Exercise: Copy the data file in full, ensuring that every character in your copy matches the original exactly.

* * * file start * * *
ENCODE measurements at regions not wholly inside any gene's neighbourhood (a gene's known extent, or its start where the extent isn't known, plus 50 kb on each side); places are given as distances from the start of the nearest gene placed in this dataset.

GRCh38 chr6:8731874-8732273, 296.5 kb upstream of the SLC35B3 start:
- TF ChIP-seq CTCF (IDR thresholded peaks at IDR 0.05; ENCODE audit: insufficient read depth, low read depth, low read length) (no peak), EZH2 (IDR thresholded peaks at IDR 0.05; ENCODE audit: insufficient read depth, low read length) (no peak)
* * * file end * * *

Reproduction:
ENCODE measurements at regions not wholly inside any gene's neighbourhood (a gene's known extent, or its start where the extent isn't known, plus 50 kb on each side); places are given as distances from the start of the nearest gene placed in this dataset.

GRCh38 chr6:8731874-8732273, 296.5 kb upstream of the SLC35B3 start:
- TF ChIP-seq CTCF (IDR thresholded peaks at IDR 0.05; ENCODE audit: insufficient read depth, low read depth, low read length) (no peak), EZH2 (IDR thresholded peaks at IDR 0.05; ENCODE audit: insufficient read depth, low read length) (no peak)